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Review

A rare collection from a jazz great


This is jazz: Louis Armstrong
Sony Music
Rs. 100

Jazz's first decade saw Louis Armstrong starting out under the tutelage of ``King'' Oliver, a founding-father, around 1920. After working with Oliver in New Orleans and Chicago, Armstrong was urged by Lil Hardin, the orchestra's pianist and now his wife, to start his own orchestra. Louis Armstrong's Hot Five and Hot Seven, the two groups in whose name most of the early recordings appeared, became a byword for the front-line of the evolving musical genre. These recordings helped to shape the future of the genre for a decade and beyond.

Thus, the trumpet solo forming the introduction to West End blues, on this cassette, is still remembered as the first true example of an improvised solo, a feature later regarded as a defining hallmark of jazz. Around this time, Armstrong also began to phrase his trumpet-playing (and singing) to soar over the beat rather than tie the notes to it. This was the invention of swing, which gave jazz a lighter feel than the original Dixieland jazz of New Orleans had.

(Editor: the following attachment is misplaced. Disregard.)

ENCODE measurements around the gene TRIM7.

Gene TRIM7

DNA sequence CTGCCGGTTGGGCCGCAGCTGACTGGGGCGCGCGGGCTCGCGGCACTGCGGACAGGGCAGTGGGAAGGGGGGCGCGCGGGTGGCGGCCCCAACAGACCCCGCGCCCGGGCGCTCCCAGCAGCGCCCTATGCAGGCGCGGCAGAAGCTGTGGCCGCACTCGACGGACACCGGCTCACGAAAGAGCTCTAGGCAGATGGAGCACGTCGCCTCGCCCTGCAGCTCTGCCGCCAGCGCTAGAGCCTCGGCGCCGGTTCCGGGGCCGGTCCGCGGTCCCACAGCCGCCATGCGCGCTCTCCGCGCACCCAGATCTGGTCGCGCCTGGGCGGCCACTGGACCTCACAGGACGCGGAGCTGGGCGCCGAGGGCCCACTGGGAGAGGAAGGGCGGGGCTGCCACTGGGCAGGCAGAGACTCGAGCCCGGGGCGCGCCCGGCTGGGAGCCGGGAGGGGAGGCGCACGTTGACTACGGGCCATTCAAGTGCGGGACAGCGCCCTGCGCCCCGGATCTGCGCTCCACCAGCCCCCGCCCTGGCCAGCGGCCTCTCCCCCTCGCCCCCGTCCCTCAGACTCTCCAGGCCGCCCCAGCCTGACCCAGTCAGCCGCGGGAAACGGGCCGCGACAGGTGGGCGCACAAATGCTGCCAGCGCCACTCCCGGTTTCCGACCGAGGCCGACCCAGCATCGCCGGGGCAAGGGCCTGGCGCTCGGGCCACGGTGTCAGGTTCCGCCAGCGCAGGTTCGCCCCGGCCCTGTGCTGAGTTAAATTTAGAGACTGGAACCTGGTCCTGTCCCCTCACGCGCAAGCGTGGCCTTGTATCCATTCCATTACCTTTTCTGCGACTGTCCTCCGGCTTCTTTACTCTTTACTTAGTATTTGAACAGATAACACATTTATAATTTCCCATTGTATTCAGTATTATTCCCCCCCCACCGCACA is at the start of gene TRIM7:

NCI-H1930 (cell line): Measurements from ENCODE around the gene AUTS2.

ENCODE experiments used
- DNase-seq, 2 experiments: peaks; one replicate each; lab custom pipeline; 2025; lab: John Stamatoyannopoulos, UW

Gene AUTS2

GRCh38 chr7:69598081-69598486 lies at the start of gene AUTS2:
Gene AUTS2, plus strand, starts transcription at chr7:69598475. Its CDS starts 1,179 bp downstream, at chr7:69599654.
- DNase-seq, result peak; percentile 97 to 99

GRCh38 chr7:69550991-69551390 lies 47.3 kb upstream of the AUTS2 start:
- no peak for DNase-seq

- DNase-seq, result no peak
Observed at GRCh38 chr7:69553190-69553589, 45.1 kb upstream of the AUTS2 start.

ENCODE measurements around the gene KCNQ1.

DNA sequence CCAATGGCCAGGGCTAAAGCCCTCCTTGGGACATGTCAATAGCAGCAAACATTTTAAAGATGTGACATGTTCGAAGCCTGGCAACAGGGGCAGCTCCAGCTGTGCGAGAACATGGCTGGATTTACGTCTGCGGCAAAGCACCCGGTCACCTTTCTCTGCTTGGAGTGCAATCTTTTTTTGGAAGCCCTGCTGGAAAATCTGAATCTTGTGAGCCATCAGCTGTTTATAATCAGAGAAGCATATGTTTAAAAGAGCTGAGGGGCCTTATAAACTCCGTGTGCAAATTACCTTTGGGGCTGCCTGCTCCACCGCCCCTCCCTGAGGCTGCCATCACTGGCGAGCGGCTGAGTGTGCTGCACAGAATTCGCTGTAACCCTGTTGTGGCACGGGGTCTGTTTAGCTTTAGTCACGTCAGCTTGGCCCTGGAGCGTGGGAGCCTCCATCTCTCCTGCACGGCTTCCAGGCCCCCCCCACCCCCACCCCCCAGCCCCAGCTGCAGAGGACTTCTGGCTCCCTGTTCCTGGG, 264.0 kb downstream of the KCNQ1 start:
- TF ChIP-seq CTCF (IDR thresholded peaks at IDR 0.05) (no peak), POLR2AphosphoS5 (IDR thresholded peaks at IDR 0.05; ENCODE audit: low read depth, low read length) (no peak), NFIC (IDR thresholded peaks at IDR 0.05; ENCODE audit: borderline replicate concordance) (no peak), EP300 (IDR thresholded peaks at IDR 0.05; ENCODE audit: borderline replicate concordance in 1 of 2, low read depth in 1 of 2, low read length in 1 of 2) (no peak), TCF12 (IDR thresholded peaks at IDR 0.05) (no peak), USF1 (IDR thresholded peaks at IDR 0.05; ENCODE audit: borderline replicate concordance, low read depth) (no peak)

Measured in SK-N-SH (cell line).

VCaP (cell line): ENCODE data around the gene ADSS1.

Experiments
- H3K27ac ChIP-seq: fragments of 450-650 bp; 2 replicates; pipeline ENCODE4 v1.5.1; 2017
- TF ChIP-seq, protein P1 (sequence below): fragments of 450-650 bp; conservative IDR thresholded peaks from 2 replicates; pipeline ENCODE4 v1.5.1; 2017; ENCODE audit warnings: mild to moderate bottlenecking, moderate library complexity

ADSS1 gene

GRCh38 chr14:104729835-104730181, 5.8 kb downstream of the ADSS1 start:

No recording dates are mentioned on the sleeve notes, but the musicians performing (the ``personnel'') each number are, making it evident that these recordings are all from the late '20s and early '30s. They have a raw energy often missing from the more polished performances of the '50s that several of the numbers are more famous for. Examples are Basin Street blues, Ain't misbehavin and When it's sleepy time down south. Others such as Memories of you and Stardust are gems of which any Armstrong recording is rare. The latter is a particularly beautiful example of swing phrasing.

The Armstrong vocals scattered through the album show him to have been an early inventor of scat, the technique of improvisation using nonsense syllables instead of words. Lil Hardin Armstrong plays piano on the first three numbers of this rare collection.

Jazzebel


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